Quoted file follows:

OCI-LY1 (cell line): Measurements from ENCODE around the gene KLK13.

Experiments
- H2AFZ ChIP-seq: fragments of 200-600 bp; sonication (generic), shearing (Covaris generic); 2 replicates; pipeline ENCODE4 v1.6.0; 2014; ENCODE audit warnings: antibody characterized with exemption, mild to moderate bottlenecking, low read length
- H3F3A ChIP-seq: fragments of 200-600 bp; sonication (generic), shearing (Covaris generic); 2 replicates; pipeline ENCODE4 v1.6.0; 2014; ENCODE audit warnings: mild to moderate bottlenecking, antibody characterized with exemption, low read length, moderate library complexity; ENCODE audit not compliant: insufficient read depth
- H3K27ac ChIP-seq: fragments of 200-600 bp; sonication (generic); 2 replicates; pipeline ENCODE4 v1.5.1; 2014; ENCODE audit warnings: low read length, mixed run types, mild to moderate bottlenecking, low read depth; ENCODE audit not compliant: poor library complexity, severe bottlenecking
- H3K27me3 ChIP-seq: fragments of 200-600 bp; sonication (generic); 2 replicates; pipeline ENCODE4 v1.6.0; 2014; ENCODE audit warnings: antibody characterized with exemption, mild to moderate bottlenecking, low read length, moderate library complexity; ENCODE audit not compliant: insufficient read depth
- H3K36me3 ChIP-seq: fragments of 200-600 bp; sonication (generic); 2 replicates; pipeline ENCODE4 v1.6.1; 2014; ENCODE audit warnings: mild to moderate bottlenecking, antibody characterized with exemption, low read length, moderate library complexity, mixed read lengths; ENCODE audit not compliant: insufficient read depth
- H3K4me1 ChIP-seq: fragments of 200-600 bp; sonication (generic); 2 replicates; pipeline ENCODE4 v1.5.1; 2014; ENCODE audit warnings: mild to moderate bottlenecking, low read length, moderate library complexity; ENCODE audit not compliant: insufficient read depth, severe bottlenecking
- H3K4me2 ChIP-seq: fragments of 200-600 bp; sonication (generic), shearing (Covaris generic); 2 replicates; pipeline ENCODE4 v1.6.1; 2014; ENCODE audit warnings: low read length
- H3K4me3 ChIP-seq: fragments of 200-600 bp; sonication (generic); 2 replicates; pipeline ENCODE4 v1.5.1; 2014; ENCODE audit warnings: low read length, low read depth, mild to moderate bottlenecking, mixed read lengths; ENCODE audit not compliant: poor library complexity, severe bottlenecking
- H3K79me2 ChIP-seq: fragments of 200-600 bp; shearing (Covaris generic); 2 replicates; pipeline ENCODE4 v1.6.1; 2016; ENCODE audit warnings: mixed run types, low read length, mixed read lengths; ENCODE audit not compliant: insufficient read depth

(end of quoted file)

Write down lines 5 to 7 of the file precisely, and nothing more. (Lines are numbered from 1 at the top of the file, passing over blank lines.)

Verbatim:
- H3K27ac ChIP-seq: fragments of 200-600 bp; sonication (generic); 2 replicates; pipeline ENCODE4 v1.5.1; 2014; ENCODE audit warnings: low read length, mixed run types, mild to moderate bottlenecking, low read depth; ENCODE audit not compliant: poor library complexity, severe bottlenecking
- H3K27me3 ChIP-seq: fragments of 200-600 bp; sonication (generic); 2 replicates; pipeline ENCODE4 v1.6.0; 2014; ENCODE audit warnings: antibody characterized with exemption, mild to moderate bottlenecking, low read length, moderate library complexity; ENCODE audit not compliant: insufficient read depth
- H3K36me3 ChIP-seq: fragments of 200-600 bp; sonication (generic); 2 replicates; pipeline ENCODE4 v1.6.1; 2014; ENCODE audit warnings: mild to moderate bottlenecking, antibody characterized with exemption, low read length, moderate library complexity, mixed read lengths; ENCODE audit not compliant: insufficient read depth